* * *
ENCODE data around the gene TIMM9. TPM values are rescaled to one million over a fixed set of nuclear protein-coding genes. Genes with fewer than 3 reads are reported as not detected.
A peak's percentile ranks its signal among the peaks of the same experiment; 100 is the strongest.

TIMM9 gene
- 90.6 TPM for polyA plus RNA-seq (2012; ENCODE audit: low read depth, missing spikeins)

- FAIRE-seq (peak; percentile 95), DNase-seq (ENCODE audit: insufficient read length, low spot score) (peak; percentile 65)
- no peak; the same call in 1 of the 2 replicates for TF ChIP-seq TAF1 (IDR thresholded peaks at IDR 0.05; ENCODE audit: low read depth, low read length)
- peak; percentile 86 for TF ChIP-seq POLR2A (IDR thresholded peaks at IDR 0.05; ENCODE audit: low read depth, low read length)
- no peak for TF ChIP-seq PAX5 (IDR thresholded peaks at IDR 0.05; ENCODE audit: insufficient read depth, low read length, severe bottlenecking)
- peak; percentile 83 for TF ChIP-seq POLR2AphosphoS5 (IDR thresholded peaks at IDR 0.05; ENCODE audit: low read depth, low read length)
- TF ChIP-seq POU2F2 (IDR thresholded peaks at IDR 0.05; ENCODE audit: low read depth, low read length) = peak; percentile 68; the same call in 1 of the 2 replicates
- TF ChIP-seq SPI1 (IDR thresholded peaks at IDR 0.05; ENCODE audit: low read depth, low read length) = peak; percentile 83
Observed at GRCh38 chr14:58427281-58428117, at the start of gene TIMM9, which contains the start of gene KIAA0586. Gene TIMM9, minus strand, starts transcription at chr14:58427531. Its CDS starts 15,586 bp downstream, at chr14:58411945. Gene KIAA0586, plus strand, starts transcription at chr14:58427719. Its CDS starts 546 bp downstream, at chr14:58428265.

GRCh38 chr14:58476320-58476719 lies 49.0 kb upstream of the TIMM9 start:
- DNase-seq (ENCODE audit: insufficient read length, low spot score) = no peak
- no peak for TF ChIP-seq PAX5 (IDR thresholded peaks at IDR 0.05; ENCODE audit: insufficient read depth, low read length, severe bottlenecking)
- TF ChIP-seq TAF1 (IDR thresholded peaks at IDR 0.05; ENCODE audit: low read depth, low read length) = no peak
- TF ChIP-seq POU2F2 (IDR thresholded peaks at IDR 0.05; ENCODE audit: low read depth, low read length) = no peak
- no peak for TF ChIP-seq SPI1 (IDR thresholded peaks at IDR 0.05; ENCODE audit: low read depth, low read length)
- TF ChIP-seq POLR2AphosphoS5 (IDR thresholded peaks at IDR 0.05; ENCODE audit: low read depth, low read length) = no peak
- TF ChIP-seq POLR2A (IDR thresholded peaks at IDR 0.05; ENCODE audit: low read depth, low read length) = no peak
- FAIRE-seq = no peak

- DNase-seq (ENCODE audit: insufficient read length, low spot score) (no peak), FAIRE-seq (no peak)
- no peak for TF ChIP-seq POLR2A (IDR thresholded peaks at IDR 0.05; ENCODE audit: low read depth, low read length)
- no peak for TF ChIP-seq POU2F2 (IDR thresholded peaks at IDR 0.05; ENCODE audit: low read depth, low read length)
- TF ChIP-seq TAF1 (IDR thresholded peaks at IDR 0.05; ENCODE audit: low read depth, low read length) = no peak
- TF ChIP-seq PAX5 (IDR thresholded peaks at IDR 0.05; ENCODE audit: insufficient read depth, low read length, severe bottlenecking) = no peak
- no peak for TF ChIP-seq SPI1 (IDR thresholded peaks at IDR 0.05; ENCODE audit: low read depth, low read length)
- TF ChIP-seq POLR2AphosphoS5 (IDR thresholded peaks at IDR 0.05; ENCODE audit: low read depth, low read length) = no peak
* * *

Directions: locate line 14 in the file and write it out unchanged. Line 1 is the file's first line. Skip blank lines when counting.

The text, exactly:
- DNase-seq (ENCODE audit: insufficient read length, low spot score) = no peak